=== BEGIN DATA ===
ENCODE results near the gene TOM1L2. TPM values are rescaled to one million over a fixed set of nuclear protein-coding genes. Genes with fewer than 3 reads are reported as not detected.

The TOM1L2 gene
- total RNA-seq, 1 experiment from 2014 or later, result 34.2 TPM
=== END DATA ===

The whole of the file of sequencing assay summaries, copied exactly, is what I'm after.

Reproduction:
ENCODE results near the gene TOM1L2. TPM values are rescaled to one million over a fixed set of nuclear protein-coding genes. Genes with fewer than 3 reads are reported as not detected.

The TOM1L2 gene
- total RNA-seq, 1 experiment from 2014 or later, result 34.2 TPM